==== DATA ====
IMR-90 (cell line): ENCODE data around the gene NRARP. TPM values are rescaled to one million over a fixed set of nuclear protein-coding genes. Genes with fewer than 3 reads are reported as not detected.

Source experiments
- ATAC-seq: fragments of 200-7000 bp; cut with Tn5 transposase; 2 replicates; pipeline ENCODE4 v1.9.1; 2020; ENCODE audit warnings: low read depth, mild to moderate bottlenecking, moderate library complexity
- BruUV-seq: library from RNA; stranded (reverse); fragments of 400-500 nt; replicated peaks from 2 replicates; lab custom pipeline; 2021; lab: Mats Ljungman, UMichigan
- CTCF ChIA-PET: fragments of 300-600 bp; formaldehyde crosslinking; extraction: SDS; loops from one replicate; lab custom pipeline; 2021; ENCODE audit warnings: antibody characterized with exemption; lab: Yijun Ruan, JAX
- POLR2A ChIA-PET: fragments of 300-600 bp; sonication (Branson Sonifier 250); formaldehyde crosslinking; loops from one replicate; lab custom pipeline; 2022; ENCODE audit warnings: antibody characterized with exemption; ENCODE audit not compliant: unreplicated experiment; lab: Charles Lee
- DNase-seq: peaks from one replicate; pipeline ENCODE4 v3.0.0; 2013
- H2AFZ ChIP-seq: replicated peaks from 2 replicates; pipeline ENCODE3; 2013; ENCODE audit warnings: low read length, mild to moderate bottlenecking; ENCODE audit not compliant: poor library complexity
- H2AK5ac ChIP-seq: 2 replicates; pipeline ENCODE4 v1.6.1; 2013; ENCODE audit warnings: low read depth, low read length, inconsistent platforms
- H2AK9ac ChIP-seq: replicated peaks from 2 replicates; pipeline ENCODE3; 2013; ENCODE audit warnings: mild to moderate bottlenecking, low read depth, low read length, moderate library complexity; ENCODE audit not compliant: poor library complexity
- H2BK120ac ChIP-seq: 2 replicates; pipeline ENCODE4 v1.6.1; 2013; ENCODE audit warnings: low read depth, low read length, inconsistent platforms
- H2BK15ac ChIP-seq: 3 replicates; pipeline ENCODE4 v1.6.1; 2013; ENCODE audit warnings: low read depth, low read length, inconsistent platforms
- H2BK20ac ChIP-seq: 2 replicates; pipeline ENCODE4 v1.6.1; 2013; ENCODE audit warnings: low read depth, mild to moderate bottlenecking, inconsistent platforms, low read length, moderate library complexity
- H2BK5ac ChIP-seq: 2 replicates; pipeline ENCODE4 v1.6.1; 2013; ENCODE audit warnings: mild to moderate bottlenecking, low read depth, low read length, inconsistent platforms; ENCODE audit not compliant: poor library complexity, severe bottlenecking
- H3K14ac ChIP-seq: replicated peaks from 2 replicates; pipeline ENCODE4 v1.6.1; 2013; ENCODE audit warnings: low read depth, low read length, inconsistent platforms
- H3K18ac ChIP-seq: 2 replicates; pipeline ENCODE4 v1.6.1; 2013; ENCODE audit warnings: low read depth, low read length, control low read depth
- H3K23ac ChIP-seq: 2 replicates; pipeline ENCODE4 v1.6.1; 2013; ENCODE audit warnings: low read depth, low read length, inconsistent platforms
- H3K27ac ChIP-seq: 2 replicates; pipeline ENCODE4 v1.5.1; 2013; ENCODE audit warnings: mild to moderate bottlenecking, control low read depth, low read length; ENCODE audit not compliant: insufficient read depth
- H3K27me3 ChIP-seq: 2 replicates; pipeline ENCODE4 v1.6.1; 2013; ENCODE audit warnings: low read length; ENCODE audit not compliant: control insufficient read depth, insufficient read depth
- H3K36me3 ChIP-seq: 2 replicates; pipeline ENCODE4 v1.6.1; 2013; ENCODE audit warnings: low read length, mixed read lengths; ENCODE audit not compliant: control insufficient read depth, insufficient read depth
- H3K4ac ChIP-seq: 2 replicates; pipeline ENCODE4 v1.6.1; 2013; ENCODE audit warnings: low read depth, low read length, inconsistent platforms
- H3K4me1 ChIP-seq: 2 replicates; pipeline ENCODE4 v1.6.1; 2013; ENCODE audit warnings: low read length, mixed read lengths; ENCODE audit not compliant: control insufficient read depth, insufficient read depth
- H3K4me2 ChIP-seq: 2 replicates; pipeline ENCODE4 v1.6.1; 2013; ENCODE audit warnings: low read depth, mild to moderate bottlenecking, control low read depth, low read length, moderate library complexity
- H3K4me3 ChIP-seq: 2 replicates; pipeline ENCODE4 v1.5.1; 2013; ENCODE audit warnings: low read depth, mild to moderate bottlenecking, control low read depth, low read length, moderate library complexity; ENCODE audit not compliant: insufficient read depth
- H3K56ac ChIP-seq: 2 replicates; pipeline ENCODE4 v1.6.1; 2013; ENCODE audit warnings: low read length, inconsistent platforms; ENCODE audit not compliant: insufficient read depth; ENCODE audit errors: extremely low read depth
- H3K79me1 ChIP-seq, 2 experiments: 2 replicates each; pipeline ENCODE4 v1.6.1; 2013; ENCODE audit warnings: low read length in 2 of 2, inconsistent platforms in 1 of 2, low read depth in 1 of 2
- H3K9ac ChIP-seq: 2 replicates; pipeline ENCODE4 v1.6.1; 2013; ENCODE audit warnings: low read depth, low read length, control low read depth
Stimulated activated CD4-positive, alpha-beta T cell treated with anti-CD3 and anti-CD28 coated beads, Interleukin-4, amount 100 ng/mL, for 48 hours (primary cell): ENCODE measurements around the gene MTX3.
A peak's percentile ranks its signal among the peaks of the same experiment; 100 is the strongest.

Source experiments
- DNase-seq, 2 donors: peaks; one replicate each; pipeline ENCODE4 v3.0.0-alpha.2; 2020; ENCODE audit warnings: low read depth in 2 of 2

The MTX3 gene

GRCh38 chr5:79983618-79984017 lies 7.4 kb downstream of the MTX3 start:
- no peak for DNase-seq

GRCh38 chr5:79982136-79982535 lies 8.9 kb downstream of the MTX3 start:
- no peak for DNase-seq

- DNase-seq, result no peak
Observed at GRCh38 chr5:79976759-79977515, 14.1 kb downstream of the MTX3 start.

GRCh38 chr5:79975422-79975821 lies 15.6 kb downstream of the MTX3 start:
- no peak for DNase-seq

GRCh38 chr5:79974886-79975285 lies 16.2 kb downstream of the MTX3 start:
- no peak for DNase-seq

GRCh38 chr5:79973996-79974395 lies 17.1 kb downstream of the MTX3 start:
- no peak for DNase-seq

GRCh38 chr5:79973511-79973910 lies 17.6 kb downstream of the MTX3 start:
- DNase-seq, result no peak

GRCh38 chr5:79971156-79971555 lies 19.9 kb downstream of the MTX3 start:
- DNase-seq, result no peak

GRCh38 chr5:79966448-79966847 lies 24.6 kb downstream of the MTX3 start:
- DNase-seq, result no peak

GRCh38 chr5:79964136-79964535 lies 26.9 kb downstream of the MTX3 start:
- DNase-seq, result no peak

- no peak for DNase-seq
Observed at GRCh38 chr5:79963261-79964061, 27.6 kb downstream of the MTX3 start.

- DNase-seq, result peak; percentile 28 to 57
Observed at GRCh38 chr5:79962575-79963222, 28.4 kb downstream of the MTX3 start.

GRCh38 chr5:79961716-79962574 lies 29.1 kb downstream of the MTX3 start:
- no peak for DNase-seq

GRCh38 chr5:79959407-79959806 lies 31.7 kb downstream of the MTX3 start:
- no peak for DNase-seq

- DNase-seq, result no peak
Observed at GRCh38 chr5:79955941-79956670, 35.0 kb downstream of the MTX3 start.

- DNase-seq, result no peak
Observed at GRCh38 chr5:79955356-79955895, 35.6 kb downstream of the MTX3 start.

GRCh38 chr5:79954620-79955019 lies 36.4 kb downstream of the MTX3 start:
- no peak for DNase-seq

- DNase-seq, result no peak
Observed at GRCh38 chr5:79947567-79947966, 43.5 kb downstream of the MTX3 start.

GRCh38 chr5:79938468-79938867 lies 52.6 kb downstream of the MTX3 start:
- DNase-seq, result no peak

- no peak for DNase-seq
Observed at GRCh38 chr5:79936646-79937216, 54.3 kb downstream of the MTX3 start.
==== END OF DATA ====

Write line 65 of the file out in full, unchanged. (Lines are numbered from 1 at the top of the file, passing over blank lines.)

GRCh38 chr5:79954620-79955019 lies 36.4 kb downstream of the MTX3 start: